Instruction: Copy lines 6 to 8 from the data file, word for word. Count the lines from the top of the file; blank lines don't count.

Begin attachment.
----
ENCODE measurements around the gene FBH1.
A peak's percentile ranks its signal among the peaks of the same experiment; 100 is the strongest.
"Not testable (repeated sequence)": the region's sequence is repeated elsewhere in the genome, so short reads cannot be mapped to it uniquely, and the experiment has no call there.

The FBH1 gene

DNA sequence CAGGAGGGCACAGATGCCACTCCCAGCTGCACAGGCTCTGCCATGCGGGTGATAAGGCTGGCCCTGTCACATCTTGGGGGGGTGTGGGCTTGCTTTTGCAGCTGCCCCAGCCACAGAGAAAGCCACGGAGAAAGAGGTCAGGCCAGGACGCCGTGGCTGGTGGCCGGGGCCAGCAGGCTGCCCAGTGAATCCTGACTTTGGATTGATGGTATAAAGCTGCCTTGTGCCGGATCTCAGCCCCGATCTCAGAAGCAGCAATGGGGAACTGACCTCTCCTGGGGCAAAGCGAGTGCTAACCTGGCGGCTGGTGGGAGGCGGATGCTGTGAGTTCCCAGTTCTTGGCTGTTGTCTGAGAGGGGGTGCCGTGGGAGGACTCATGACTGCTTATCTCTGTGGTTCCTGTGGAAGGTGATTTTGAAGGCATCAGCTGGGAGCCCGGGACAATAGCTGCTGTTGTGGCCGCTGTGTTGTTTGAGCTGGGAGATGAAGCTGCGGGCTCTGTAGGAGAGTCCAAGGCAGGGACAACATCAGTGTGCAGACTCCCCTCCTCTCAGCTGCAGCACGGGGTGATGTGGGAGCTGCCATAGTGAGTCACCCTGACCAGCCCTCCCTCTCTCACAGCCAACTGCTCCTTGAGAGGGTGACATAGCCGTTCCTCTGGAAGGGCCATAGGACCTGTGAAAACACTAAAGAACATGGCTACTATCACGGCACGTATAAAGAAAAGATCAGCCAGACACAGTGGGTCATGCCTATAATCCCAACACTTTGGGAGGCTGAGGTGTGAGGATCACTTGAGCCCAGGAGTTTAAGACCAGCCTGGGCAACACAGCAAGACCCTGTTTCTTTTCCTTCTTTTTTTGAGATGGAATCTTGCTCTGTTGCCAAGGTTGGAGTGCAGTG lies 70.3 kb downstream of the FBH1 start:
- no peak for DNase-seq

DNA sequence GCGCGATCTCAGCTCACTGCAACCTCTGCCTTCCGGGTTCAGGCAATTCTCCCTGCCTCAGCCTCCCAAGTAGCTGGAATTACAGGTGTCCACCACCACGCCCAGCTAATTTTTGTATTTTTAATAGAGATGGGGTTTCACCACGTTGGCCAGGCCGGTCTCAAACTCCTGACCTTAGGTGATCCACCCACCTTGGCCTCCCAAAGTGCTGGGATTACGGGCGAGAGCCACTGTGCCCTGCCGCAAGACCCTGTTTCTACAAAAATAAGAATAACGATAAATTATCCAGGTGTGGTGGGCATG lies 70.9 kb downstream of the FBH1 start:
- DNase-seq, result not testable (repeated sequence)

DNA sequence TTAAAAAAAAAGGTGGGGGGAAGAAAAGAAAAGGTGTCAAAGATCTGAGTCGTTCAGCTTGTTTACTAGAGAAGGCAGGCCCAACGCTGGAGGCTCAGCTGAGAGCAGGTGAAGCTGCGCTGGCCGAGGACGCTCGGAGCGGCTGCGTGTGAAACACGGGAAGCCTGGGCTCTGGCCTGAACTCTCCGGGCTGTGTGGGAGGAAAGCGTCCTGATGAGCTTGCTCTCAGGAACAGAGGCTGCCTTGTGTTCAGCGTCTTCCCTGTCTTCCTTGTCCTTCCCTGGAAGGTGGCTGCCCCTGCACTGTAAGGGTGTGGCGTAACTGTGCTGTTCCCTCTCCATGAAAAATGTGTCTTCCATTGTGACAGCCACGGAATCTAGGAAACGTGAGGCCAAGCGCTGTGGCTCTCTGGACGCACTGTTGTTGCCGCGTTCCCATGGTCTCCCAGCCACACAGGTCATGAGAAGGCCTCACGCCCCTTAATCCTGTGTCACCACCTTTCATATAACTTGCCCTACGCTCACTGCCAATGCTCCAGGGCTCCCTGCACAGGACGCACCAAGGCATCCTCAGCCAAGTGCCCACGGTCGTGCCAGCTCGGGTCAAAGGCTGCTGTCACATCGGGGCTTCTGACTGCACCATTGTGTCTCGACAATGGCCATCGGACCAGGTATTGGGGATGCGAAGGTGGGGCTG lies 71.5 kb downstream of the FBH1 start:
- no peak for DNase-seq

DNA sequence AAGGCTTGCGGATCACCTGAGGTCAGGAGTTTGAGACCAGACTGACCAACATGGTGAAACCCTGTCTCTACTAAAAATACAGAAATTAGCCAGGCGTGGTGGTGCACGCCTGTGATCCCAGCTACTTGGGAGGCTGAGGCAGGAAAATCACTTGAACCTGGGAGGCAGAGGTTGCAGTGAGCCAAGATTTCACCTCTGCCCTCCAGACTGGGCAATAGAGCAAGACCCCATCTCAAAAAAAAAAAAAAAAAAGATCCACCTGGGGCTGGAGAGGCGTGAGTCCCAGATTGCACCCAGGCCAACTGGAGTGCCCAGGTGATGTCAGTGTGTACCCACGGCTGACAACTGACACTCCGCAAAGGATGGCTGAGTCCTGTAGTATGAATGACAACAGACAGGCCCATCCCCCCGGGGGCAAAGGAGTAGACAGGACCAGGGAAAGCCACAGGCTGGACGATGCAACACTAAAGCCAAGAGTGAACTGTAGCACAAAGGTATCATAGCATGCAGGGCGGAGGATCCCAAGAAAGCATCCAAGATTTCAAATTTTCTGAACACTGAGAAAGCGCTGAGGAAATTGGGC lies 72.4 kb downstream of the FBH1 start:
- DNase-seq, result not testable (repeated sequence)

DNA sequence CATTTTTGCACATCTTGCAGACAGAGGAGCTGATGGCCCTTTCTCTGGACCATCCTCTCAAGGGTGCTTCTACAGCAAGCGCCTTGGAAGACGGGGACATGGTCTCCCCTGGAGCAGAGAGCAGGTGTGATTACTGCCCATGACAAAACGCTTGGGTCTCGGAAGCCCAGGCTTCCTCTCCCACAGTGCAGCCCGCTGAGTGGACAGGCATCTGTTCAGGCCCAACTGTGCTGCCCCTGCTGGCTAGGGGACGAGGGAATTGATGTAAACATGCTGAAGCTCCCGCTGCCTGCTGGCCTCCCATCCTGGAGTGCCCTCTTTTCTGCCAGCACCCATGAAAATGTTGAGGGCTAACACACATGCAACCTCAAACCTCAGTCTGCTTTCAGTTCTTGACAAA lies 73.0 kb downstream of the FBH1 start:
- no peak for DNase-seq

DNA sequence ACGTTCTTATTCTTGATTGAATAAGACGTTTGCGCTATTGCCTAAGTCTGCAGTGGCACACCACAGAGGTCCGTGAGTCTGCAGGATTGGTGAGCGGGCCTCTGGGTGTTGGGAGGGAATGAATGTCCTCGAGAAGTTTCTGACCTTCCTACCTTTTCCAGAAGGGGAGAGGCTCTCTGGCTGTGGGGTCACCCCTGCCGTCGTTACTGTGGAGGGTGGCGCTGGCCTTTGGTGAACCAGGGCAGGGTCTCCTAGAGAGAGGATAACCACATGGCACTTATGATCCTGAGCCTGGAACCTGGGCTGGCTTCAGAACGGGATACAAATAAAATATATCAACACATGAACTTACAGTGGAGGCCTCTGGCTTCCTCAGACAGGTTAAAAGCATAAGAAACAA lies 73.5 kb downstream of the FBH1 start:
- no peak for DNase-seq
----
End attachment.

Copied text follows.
- no peak for DNase-seq

DNA sequence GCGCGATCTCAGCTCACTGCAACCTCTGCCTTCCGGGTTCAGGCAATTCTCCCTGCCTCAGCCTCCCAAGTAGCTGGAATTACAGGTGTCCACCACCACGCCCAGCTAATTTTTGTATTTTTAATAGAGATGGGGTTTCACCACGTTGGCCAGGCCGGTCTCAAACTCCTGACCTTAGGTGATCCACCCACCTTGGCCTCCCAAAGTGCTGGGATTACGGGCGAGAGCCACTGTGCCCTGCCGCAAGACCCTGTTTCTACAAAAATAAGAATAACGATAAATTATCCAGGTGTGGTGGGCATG lies 70.9 kb downstream of the FBH1 start:
- DNase-seq, result not testable (repeated sequence)